• Synchronize all attributes
  • Enable auto upgrade

image

Enter the administrator credentials of your Office 365 tenant and your on-premises Active Directory and you’re ready to go:

image

One remark: I unchecked the Start the synchronization process when configuration completes option, and checked the Exchange hybrid deployment checkbox.

The reason I unchecked the synchronization process is that I do not want to synchronize all objects from my on-premises Active Directory to Azure Active Directory, but I only want to synchronize objects from the OU=Accounts container in my Active Directory domain.

If you want more information regarding the Exchange hybrid deployment and the write-back of properties from Azure AD to your on-premises Active Directory, you can visit the following Microsoft article:

Exchange Server Hybrid Deployments – https://technet.microsoft.com/en-us/library/jj200581(v=exchg.150).aspx

When the configuration is complete you can click the Exit button and you’re good. Please note that at this point no synchronization has taken place yet.

image

To make a selection based on Organizational Unit for synchronization you can start the Synchronization Service Manager (miisclient.exe) which can be found in the C:\Program Files\Microsoft Azure AD Sync\UIShell directory.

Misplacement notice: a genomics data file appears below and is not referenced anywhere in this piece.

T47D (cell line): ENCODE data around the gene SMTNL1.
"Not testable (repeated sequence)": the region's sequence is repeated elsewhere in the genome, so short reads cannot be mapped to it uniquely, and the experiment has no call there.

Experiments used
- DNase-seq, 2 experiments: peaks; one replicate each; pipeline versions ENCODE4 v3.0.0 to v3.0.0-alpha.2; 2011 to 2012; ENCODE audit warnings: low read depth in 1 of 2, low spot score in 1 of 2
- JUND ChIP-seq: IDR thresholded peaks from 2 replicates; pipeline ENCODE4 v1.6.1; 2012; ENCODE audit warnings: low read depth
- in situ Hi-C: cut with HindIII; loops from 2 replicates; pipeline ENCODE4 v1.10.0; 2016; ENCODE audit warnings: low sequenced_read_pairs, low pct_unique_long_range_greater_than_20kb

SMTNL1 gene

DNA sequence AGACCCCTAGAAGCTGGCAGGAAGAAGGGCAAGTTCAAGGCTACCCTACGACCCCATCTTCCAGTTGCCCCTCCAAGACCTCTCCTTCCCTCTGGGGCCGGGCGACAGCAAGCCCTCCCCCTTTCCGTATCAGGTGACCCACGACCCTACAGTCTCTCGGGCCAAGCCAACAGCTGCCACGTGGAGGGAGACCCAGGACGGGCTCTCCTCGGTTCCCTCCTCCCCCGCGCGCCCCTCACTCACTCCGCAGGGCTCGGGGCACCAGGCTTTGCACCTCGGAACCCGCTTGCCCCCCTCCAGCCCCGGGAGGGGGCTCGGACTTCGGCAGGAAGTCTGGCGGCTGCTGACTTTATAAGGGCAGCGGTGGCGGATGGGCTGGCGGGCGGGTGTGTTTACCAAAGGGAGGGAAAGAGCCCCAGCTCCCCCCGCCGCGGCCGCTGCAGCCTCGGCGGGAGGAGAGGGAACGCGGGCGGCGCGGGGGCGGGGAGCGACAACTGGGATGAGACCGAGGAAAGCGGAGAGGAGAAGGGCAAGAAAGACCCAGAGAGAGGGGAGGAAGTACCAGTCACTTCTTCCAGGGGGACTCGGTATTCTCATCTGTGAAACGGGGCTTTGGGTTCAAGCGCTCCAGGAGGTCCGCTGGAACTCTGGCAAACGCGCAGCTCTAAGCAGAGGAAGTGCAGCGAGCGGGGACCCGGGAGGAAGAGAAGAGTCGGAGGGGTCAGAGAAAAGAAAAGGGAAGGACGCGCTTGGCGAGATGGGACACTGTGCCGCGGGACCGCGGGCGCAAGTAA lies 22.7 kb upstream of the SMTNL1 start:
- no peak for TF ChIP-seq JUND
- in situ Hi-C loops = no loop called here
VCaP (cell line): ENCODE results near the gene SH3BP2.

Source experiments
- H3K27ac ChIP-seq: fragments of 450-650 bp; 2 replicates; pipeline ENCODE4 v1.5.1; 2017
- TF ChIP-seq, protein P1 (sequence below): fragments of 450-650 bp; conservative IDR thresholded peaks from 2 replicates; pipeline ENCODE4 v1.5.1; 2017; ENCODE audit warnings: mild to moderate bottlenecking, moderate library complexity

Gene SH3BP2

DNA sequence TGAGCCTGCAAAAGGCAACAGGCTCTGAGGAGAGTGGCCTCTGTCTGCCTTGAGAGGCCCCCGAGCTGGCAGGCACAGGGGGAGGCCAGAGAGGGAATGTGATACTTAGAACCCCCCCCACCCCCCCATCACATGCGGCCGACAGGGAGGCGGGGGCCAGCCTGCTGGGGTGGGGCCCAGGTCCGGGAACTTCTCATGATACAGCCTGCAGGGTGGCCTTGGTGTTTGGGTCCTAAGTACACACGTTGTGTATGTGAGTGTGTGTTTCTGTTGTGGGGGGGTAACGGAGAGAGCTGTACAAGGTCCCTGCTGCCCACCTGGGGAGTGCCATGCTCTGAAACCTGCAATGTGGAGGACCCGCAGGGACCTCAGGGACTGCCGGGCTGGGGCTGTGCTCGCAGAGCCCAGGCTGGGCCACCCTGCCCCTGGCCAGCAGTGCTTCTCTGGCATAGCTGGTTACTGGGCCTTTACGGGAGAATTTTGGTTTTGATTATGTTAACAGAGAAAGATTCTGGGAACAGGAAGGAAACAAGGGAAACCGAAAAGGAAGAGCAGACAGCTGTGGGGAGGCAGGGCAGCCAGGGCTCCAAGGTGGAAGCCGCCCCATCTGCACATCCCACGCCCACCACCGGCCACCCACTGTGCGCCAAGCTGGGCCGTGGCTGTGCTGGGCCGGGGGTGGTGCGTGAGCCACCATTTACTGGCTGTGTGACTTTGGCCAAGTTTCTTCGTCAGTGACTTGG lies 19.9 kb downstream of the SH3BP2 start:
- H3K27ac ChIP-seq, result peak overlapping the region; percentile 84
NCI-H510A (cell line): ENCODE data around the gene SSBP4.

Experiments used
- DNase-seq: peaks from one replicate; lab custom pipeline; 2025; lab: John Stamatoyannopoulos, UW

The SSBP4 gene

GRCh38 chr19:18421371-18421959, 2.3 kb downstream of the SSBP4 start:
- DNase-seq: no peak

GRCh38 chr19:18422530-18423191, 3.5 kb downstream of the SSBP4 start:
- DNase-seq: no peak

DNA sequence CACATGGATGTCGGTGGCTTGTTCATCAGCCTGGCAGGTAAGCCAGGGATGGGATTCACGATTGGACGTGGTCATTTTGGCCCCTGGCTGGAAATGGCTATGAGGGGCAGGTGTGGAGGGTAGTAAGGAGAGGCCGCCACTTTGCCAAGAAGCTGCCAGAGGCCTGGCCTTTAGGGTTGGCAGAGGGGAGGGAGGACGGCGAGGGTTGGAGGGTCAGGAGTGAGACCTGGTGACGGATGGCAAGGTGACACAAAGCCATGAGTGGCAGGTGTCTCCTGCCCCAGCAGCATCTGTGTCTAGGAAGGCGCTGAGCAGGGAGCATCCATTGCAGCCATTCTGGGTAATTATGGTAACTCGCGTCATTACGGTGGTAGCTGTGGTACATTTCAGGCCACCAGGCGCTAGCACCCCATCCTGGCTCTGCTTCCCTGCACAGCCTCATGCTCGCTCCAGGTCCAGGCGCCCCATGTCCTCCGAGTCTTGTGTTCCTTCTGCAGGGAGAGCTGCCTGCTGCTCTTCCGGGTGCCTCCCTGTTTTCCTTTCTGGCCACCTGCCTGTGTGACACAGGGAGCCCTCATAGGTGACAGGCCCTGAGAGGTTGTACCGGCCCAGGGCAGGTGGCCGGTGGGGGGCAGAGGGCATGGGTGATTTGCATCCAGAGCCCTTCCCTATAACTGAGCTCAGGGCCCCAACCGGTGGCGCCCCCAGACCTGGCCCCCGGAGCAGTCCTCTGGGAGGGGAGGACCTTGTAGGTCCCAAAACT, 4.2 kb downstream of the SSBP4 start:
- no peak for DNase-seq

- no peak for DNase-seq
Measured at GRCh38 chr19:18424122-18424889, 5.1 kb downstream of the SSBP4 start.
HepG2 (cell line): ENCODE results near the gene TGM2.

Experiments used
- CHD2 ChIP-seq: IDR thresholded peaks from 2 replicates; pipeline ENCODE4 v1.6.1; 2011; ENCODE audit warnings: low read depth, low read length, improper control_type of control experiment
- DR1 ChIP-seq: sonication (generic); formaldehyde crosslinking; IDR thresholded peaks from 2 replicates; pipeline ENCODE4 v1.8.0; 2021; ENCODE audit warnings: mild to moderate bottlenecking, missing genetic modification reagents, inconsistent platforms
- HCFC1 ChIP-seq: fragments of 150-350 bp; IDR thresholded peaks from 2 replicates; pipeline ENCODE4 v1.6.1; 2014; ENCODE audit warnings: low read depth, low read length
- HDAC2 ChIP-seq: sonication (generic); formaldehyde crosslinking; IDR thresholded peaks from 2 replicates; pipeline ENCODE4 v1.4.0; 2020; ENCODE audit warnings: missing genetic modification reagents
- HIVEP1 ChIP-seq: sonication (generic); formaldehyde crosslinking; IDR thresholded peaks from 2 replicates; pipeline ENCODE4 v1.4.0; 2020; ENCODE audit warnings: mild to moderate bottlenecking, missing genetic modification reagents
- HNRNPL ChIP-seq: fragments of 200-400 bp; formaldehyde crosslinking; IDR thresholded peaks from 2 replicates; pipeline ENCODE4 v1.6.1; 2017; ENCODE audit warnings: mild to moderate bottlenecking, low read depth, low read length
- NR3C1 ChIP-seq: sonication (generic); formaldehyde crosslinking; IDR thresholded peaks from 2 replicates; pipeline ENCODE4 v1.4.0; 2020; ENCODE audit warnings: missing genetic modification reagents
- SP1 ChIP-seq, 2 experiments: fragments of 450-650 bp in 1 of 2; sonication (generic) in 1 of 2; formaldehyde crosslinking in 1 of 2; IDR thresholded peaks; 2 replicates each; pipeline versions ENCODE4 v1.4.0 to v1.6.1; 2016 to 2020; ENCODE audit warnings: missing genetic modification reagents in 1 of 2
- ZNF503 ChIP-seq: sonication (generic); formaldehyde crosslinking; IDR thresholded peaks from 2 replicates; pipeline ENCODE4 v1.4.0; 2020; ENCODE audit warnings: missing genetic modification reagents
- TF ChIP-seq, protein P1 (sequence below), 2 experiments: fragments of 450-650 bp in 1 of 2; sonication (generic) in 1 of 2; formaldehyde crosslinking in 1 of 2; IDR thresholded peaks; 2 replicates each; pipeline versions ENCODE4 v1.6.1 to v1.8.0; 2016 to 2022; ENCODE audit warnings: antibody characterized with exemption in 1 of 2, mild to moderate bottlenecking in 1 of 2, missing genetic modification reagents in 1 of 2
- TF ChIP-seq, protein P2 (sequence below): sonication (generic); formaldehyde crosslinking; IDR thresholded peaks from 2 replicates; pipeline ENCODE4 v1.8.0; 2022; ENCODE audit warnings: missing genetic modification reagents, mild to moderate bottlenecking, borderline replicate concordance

image

Click on the Connectors tab, and select the Connector (sometimes referred to as Management Agent) for your on-premises Active Directory. Click properties and select Configure Directory Partitions. Here you can select which containers should be used for synchronization to Azure Active Directory, as can be seen in the following screenshot:

image

Start the initial Azure AD synchronization using the Start-ADSyncSyncCycle -Policytype Initial command and wait for the results:

image

This will trigger the initial synchronization to Azure Active Directory, but won’t do any subsequent sychronizations. Use the Set-ADSyncScheduler -SyncCycleEnabled $true command to run periodic synchronizations.

When checking the Azure Portal, you can see that user objects are now synchronized from the on-premises Active Directory to Azure Active Directory, as shown in the following screenshot:

image

Summary

So, in short, previously you had to enable directory synchronization manually using the Set-MsolDirSyncEnabled command (or using the wizard in Office 365), but this is no longer the case. When running Azure AD Connect, directory synchronization in your tenant will automatically be enabled.

Azure AD Connect Pass-Through Authentication

At Ignite 2017 it was announced that Pass Through Authentication (PTA) has reached General Availability (GA) so it is a fully supported scenario now.